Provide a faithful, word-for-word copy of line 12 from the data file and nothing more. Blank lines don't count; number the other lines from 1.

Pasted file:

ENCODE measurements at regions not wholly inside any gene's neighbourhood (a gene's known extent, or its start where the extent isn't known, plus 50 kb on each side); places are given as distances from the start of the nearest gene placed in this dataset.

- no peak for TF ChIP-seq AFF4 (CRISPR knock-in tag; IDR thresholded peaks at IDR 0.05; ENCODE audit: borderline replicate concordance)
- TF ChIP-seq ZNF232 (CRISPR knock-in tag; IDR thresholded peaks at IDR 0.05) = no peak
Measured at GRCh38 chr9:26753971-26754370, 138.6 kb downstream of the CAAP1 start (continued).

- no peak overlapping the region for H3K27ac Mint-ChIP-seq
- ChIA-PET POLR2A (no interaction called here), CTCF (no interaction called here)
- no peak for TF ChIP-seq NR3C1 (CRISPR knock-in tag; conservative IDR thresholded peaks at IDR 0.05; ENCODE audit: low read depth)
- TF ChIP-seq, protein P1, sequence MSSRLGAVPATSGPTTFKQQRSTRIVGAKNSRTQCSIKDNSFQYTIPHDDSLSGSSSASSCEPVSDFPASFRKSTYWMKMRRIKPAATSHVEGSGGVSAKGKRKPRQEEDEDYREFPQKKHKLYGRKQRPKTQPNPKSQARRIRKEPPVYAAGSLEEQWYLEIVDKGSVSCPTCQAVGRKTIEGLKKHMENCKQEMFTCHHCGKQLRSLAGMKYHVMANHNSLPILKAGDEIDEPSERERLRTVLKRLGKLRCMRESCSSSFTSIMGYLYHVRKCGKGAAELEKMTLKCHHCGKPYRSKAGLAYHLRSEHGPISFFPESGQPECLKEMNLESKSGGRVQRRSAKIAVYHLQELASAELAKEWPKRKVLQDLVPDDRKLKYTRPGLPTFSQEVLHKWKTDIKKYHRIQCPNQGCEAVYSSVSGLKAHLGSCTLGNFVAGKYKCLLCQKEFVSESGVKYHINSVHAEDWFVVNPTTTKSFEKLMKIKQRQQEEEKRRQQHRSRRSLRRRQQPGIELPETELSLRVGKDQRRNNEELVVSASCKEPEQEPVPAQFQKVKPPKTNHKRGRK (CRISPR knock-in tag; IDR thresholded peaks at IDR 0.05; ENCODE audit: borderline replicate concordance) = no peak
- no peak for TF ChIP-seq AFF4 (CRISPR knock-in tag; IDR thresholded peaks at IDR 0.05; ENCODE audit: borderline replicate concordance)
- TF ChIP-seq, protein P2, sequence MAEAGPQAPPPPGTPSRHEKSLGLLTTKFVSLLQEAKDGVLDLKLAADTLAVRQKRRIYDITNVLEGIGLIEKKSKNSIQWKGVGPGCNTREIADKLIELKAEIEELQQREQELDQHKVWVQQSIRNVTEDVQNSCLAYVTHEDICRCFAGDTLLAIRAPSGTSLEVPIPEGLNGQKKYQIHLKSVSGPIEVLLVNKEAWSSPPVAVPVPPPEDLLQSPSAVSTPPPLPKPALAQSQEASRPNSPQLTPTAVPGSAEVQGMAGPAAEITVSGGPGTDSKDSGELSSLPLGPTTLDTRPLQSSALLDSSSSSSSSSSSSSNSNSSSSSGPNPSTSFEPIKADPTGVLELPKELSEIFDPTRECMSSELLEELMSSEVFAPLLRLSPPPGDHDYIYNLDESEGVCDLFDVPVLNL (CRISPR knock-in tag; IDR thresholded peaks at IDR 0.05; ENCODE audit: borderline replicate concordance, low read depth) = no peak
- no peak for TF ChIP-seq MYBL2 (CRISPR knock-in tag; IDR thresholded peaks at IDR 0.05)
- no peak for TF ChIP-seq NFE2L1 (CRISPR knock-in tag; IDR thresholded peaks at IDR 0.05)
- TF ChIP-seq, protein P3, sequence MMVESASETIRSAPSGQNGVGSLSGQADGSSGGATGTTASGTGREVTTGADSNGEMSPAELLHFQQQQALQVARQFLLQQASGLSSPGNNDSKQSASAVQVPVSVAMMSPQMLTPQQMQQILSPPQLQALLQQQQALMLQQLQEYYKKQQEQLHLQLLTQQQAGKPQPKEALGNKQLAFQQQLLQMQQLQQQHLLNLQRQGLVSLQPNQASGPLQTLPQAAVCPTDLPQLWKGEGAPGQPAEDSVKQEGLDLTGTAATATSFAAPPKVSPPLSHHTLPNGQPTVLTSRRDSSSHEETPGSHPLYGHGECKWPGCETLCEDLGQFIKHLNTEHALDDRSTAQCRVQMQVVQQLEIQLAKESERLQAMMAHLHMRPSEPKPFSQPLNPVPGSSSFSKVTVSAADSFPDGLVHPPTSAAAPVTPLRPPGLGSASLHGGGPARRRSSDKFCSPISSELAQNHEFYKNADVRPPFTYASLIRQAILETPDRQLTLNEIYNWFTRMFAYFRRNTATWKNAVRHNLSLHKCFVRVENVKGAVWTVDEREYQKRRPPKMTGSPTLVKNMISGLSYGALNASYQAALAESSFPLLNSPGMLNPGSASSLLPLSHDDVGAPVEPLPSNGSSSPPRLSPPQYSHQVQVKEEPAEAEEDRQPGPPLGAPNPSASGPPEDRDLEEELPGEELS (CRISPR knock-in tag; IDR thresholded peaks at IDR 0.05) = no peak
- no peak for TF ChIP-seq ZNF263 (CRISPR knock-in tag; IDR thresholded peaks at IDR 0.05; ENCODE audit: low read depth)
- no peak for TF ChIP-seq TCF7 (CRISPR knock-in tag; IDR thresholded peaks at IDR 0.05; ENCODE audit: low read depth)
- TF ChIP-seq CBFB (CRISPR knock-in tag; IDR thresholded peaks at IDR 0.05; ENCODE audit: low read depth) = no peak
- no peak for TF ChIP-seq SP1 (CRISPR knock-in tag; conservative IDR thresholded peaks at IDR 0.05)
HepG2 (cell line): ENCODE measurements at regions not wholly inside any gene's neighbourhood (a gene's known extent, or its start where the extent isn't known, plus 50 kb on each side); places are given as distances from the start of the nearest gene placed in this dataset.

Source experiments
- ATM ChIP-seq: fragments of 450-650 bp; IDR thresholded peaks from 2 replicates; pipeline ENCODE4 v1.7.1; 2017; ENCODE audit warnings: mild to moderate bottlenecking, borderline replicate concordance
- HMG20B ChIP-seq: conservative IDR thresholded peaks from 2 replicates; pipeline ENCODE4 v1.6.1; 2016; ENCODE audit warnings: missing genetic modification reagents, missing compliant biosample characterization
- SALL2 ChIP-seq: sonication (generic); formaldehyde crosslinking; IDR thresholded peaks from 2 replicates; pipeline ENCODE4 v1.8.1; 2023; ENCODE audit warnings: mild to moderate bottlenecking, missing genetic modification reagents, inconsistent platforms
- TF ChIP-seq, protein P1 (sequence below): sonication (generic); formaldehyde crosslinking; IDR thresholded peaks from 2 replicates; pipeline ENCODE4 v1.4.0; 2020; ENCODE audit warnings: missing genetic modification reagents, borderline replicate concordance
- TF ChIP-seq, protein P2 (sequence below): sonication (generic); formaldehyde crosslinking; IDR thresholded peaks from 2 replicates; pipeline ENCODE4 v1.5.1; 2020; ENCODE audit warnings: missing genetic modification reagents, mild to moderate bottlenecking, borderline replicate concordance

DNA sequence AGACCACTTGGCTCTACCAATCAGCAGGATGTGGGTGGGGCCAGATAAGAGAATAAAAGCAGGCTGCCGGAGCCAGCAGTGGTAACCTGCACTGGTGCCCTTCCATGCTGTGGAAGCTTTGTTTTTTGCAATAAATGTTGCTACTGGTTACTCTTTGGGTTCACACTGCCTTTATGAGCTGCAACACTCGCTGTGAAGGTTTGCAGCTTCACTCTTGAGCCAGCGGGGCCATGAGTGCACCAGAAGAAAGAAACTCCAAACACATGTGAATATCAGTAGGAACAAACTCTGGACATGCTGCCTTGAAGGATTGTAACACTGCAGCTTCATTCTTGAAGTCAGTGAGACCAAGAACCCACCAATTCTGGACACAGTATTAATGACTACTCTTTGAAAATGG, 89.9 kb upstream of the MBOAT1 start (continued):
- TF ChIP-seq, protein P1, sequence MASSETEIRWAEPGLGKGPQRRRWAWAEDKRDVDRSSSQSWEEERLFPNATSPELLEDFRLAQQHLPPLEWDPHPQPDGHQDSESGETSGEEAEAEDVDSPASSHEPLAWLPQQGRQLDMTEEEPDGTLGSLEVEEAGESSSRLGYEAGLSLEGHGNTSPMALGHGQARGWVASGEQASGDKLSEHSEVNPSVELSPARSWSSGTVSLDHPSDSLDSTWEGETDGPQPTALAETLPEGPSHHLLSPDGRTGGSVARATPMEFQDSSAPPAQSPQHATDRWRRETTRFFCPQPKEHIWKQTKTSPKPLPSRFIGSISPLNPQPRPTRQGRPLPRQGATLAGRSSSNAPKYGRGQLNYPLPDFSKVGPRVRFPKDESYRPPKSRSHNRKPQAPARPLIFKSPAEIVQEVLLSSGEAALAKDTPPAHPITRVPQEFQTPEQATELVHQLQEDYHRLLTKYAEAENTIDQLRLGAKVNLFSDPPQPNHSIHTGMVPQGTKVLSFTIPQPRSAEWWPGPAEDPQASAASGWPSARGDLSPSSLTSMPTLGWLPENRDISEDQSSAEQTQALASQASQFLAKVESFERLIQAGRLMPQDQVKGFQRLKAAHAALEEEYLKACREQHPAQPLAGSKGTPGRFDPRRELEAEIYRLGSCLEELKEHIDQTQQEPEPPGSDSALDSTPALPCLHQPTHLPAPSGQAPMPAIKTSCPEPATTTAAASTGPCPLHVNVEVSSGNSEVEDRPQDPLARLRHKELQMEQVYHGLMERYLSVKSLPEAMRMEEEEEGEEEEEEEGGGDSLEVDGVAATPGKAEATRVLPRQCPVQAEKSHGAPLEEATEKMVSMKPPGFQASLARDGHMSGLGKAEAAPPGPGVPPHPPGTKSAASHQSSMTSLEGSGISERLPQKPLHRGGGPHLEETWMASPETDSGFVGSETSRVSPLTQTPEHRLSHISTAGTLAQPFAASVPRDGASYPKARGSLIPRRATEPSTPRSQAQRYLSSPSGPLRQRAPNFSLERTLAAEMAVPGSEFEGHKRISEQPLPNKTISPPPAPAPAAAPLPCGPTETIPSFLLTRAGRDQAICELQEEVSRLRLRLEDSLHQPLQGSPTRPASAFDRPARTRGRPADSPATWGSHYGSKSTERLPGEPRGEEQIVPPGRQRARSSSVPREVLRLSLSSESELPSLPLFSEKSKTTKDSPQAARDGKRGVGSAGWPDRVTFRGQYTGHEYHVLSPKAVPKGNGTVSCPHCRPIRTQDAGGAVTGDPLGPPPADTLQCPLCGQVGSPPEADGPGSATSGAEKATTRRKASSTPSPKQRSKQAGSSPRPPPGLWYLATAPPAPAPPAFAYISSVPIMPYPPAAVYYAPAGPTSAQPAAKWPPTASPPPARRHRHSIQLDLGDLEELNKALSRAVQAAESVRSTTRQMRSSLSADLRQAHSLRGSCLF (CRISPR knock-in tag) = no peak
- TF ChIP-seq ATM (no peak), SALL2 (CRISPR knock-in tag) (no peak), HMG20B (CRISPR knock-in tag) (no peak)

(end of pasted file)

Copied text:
- no peak for TF ChIP-seq NFE2L1 (CRISPR knock-in tag; IDR thresholded peaks at IDR 0.05)